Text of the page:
Suspend

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Has anyone else played this  game: SUSPEND? Maybe, like us, you received it as a gift for the holidays? At our house, it has been a hit, for big and little kids. Here’s how Melissa & Doug describes it on their web site:

“Suspend comes with 24 notched, rubber-tipped wire pieces to hang from a tabletop stand. Sound easy? Try adding another piece! Each time a bar is added, the balance shifts, the difficulty changes and the incredible midair sculpture transforms. Can you add all your game pieces without making it fall? This tricky game for 1-4 players is a test of steady nerves and steady hands.” [Read more…]

Goodnight, Childhood Home

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Here’s the view from the living room of my childhood home. It’s a picture window that looks out to the front yard, to the long twisty driveway that leads down to Point O’ Woods Road South, a cul-de-sac in Darien, Connecticut. This room and its view are special for a number of reasons; here are thirteen: 1) the living room is original to the home, built in 1936, 2) this picture window is one of the defining architectural features of the home, of which the builder was particularly proud 3) the second owner of this home, photojournalist Margaret Bourke-White spent countless hours in this room, thinking and writing, 4) she  lined the opposite wall with a photo-mural created out of photographs she took of a Bohemian forest, 4) it’s where she most likely spent many months valiantly fighting the disease that would eventually take her life, leaving behind a legacy so vast and impressive that I continue to be amazed by the strength and character of this woman who came of age in the 20s and 30s, 5) this is the room in which my family placed our tree [Read more…]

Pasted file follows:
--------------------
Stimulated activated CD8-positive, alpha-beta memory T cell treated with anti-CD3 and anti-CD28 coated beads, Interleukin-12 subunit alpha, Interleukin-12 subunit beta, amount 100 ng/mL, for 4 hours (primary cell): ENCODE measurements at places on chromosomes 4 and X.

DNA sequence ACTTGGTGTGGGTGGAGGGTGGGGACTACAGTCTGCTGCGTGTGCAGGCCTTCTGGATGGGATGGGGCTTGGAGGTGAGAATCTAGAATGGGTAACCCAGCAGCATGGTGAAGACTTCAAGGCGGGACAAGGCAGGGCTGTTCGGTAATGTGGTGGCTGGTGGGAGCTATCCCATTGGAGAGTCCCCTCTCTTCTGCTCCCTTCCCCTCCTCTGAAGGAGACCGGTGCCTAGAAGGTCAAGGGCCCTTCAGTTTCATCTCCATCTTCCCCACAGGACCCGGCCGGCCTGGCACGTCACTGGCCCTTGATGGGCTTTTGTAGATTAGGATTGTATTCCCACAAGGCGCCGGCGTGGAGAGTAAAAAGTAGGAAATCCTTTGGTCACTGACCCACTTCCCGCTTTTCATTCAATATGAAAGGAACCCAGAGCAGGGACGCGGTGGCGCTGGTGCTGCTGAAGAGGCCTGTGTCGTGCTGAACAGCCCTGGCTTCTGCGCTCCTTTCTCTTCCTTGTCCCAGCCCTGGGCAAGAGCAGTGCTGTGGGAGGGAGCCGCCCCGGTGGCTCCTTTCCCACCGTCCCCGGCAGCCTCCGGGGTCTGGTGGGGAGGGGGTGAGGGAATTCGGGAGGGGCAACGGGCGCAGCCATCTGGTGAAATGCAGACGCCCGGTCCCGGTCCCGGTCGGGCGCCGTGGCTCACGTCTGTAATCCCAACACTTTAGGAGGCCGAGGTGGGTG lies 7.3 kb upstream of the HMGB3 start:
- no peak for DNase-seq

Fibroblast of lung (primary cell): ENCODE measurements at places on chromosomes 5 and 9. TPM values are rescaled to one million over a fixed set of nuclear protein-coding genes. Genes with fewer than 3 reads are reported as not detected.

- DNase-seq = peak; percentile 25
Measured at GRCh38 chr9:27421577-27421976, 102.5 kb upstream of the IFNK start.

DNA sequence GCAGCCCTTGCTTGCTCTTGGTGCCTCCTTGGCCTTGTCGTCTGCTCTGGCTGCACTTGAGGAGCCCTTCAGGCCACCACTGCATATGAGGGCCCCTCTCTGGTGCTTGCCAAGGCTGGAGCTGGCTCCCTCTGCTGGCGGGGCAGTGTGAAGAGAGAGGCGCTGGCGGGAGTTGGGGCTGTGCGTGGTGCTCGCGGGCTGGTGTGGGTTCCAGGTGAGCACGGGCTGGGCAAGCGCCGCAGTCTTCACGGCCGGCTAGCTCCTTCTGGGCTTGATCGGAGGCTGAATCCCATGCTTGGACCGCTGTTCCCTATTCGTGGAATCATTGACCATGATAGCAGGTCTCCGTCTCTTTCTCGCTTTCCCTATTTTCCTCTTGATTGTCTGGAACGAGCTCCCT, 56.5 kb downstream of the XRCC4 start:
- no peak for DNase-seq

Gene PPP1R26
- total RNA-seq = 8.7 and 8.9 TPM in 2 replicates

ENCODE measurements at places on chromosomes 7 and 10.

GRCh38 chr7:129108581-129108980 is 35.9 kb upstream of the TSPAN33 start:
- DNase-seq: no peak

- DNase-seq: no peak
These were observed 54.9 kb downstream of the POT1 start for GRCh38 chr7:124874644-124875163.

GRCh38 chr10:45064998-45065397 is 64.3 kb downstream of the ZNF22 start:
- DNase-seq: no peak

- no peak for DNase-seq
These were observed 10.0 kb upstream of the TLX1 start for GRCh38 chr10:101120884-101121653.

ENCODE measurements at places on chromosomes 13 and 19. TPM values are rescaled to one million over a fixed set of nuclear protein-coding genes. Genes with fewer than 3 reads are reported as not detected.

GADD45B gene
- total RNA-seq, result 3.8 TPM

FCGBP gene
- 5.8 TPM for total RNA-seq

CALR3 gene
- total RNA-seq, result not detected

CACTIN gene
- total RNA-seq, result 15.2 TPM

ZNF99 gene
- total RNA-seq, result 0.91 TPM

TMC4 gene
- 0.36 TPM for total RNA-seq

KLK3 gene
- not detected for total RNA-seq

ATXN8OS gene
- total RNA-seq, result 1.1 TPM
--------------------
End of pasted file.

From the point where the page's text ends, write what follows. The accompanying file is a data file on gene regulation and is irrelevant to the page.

I Will Turn Pencils Into Snakes

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This week’s gem came home last year in a backpack during poetry month. I thought about holding off until April to write about it, but realized that I am constantly rereading this “promise” as I navigate my way through writing my first novel. Someone recently asked me why I decided to write a novel now, and the simple answer is that I finally had an idea. But I’m realizing that I think I finally had an idea because I sort of rearranged the way I approach writing. I’d originally thought that with a young family I’d have to get up early, like too early for my taste, to write and stay up really late – both kind of unrealistic when I’m still exhausted on both ends. I thought I needed to be a better writer before I started, to know exactly what would happen to my characters, and to have a really clear structure. I though I had to write like my heroes: Munro, Cheever, Cunningham, to name a few, and have realized that I never will, so why don’t I just try to write like myself and see what happens? There will never be time; you have to find it, sneak it in when you’re “supposed” to be doing other things. It gets easier and easier to do this. [Read more…]